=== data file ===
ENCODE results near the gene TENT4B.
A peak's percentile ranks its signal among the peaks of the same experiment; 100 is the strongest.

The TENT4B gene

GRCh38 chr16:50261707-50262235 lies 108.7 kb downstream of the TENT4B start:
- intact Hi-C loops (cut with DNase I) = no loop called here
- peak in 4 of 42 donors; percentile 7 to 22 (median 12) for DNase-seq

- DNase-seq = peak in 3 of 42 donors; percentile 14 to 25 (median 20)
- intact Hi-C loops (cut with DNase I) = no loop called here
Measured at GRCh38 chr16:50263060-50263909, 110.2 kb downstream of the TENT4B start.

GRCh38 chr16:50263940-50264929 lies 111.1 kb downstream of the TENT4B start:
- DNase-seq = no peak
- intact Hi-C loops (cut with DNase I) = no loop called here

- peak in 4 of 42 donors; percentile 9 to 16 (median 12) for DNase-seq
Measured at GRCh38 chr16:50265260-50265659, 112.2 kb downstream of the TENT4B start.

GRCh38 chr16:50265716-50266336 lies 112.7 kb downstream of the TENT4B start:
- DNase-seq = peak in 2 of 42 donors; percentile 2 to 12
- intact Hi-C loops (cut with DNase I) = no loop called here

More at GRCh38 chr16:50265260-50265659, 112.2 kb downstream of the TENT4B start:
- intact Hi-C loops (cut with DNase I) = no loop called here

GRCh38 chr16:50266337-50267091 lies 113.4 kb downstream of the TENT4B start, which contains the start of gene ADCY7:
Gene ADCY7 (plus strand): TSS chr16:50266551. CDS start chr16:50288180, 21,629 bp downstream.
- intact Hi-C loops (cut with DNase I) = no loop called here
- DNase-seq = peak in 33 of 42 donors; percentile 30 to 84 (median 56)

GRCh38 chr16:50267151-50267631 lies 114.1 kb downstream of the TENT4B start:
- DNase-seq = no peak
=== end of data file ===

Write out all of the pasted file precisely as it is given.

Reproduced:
ENCODE results near the gene TENT4B.
A peak's percentile ranks its signal among the peaks of the same experiment; 100 is the strongest.

The TENT4B gene

GRCh38 chr16:50261707-50262235 lies 108.7 kb downstream of the TENT4B start:
- intact Hi-C loops (cut with DNase I) = no loop called here
- peak in 4 of 42 donors; percentile 7 to 22 (median 12) for DNase-seq

- DNase-seq = peak in 3 of 42 donors; percentile 14 to 25 (median 20)
- intact Hi-C loops (cut with DNase I) = no loop called here
Measured at GRCh38 chr16:50263060-50263909, 110.2 kb downstream of the TENT4B start.

GRCh38 chr16:50263940-50264929 lies 111.1 kb downstream of the TENT4B start:
- DNase-seq = no peak
- intact Hi-C loops (cut with DNase I) = no loop called here

- peak in 4 of 42 donors; percentile 9 to 16 (median 12) for DNase-seq
Measured at GRCh38 chr16:50265260-50265659, 112.2 kb downstream of the TENT4B start.

GRCh38 chr16:50265716-50266336 lies 112.7 kb downstream of the TENT4B start:
- DNase-seq = peak in 2 of 42 donors; percentile 2 to 12
- intact Hi-C loops (cut with DNase I) = no loop called here

More at GRCh38 chr16:50265260-50265659, 112.2 kb downstream of the TENT4B start:
- intact Hi-C loops (cut with DNase I) = no loop called here

GRCh38 chr16:50266337-50267091 lies 113.4 kb downstream of the TENT4B start, which contains the start of gene ADCY7:
Gene ADCY7 (plus strand): TSS chr16:50266551. CDS start chr16:50288180, 21,629 bp downstream.
- intact Hi-C loops (cut with DNase I) = no loop called here
- DNase-seq = peak in 33 of 42 donors; percentile 30 to 84 (median 56)

GRCh38 chr16:50267151-50267631 lies 114.1 kb downstream of the TENT4B start:
- DNase-seq = no peak